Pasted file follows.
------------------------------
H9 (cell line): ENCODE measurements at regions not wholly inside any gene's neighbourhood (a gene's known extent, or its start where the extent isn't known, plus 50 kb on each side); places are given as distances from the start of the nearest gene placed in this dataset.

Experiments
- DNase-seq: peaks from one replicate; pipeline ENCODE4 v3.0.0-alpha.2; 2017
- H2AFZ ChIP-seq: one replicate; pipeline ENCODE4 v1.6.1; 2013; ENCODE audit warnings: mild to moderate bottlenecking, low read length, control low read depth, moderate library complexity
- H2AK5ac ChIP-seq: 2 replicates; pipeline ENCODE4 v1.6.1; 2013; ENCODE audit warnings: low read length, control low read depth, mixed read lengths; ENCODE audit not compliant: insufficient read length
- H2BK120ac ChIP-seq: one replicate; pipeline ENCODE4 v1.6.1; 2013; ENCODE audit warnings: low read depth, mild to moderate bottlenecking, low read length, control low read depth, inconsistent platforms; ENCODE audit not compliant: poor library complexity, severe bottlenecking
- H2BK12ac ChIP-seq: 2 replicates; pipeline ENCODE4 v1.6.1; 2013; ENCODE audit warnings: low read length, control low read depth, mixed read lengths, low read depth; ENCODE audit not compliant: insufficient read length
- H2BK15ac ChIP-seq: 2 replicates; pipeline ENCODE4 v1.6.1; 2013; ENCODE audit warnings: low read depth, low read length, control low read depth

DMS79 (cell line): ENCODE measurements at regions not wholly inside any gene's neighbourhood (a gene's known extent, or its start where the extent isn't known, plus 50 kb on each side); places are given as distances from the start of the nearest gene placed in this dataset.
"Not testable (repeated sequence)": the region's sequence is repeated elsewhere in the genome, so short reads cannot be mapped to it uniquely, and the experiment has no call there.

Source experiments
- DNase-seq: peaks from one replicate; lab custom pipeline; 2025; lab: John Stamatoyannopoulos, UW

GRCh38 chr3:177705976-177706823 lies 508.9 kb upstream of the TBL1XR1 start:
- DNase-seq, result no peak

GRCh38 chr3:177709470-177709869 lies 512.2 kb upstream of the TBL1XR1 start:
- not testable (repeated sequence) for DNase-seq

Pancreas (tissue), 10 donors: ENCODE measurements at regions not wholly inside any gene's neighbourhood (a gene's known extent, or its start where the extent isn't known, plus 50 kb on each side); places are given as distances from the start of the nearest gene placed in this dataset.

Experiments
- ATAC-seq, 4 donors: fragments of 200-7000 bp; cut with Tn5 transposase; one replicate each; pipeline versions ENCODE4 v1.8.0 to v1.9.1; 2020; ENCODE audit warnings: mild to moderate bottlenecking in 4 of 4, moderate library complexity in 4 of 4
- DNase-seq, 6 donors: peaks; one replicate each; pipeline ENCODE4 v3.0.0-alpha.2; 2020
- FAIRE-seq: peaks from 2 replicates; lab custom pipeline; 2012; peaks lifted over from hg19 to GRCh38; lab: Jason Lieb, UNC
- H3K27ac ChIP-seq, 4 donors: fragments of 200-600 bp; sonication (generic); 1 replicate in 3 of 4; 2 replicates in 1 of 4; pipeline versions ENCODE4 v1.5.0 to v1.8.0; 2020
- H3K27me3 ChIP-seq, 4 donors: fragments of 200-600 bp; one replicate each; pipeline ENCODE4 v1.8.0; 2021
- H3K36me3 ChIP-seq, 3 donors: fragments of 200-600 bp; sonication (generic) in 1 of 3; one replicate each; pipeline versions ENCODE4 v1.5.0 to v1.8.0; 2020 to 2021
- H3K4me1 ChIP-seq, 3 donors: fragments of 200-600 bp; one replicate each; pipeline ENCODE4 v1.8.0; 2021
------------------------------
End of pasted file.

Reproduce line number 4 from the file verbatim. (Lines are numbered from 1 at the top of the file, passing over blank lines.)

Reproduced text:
- H2AFZ ChIP-seq: one replicate; pipeline ENCODE4 v1.6.1; 2013; ENCODE audit warnings: mild to moderate bottlenecking, low read length, control low read depth, moderate library complexity